Take The Money And Run

TunesDay, and what better theme for a business-related post than the Steve Miller Band‘s Take The Money And Run?  Steve Miller is an interesting cat.  Unlike most rock stars, he’s always been the kind of guy you couldn’t identify in a lineup.  You can probably picture most of the other big-name artists of the 70’s and 80’s.  He might be a little harder to visualize.  The list of musicians who have come though his band over the years – Boz Scaggs being the most notable – include members of Journey, Santana, and others.  The band came out of the Bay Area music scene in the late 60’s and is still with us today.

His song about Billy Joe and Bobbie Sue is about two kids who decide to rob a house, possibly killing the owner in the process.  They evade the law and get away singing “Go on, take the money and run.”  The story is in complete contrast to the light music – let’s listen and see:

There is a business point here.  Too many businesses think as do Billy Joe and Bobbie Sue.  They’re not particularly concerned with what’s right, only with themselves.  They practice the Golden Rule: he who has the gold rules, and once they extract it from their victims, they’re gone.  That tactic worked once for these kids and it won’t work much more often for a business.  One bad customer experience can haunt a company forever (just ask United Airlines about guitars).  An American Express survey found a couple of years ago that people tell an average of nine people about good experiences, and nearly twice as many (16 people) about poor ones.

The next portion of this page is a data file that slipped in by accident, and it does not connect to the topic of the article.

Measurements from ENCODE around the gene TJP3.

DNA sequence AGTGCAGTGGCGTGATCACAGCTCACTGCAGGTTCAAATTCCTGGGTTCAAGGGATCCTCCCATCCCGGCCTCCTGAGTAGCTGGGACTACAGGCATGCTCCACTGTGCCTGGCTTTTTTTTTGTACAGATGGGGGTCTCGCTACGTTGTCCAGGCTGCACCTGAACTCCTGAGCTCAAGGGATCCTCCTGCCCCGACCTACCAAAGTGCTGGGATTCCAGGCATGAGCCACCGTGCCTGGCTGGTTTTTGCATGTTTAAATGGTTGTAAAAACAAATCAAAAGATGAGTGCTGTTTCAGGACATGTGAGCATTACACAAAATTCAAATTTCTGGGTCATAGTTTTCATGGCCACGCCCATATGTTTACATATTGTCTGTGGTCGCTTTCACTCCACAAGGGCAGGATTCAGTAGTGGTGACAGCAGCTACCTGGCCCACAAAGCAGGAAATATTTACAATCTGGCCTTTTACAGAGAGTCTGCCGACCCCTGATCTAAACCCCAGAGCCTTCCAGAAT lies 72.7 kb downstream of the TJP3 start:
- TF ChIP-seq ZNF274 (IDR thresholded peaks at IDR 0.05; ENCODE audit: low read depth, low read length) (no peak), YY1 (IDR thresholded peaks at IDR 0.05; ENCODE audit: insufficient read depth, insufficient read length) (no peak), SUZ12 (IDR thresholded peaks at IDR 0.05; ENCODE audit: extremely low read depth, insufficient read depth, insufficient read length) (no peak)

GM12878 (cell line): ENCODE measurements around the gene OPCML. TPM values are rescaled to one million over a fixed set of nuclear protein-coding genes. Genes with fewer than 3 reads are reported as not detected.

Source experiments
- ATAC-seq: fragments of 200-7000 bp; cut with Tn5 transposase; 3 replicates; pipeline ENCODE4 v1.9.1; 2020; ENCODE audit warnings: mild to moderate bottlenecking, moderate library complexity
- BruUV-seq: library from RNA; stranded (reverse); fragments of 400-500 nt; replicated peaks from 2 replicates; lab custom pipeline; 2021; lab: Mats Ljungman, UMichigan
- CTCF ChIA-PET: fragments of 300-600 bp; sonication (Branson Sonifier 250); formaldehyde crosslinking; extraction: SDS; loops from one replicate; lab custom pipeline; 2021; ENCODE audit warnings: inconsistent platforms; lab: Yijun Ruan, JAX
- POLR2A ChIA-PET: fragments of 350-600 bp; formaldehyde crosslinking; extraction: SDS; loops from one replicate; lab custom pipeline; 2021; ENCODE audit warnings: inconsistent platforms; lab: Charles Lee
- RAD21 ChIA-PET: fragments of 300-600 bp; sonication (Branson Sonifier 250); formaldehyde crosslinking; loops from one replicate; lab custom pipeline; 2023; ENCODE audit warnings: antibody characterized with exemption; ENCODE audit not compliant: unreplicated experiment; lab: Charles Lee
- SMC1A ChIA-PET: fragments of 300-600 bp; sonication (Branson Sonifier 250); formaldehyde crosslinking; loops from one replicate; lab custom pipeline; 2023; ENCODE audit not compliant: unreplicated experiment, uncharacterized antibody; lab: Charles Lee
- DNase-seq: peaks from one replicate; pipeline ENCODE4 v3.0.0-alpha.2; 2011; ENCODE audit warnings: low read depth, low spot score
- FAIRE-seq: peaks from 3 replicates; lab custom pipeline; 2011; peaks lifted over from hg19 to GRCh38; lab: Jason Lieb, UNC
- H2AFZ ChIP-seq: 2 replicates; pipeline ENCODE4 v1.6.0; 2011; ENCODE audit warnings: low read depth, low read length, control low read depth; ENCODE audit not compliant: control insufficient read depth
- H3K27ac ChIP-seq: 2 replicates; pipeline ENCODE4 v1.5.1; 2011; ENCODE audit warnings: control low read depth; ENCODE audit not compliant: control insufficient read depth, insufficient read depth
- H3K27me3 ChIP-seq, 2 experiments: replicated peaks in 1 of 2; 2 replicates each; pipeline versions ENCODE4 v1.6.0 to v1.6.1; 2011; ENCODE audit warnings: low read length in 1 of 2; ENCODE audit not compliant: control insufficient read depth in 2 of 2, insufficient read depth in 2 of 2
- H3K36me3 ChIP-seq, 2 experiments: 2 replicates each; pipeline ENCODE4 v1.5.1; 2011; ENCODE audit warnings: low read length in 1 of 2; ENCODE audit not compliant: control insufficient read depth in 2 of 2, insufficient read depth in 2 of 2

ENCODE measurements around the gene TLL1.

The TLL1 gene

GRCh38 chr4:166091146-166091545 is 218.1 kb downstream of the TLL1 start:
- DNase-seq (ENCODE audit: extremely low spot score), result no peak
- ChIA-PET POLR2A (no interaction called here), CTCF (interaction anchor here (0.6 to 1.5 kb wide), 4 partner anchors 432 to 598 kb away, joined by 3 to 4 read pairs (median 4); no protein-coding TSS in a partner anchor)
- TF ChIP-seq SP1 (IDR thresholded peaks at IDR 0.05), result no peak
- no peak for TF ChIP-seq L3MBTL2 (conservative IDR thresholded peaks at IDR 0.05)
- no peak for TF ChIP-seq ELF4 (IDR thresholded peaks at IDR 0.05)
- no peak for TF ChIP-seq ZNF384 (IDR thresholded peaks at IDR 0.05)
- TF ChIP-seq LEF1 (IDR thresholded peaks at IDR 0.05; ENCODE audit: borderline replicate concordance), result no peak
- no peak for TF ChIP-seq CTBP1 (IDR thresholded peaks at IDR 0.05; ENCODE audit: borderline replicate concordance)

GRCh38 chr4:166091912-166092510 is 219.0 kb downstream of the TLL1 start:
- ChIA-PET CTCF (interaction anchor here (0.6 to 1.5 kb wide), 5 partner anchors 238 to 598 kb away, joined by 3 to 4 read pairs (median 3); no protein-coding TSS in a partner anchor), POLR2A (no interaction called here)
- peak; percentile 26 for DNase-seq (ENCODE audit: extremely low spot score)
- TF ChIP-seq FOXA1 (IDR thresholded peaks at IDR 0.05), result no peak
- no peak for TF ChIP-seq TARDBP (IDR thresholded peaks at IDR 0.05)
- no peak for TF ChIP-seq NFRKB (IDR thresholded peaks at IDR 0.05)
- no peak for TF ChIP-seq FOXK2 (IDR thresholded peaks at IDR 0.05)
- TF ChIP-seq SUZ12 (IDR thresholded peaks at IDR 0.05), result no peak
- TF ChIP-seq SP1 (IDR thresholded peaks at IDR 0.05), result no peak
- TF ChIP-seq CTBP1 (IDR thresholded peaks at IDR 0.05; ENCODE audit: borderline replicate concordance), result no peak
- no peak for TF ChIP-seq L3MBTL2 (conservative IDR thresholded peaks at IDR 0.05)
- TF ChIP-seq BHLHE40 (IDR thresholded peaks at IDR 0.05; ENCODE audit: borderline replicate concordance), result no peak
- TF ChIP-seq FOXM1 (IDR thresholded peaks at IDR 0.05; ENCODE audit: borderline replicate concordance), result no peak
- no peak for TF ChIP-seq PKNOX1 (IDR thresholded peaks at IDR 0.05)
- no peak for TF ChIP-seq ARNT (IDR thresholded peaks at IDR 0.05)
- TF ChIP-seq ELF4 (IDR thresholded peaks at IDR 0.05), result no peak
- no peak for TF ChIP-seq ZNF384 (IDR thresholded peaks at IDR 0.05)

You don’t need to take the money and run as a business.  That same survey found a large majority of people (70 percent) are willing to spend an average of 13 percent more with companies they believe provide excellent customer service.  In other words, your customers will GIVE you the money if you do right by them, and they’ll keep coming back.

While it makes for a clever little tune, taking the money and running is a bad business idea.  You agree?

Enhanced by Zemanta

Leave a comment

Filed under Helpful Hints, Music

Leave a Reply

Fill in your details below or click an icon to log in:

WordPress.com Logo

You are commenting using your WordPress.com account. Log Out /  Change )

Google+ photo

You are commenting using your Google+ account. Log Out /  Change )

Twitter picture

You are commenting using your Twitter account. Log Out /  Change )

Facebook photo

You are commenting using your Facebook account. Log Out /  Change )


Connecting to %s

This site uses Akismet to reduce spam. Learn how your comment data is processed.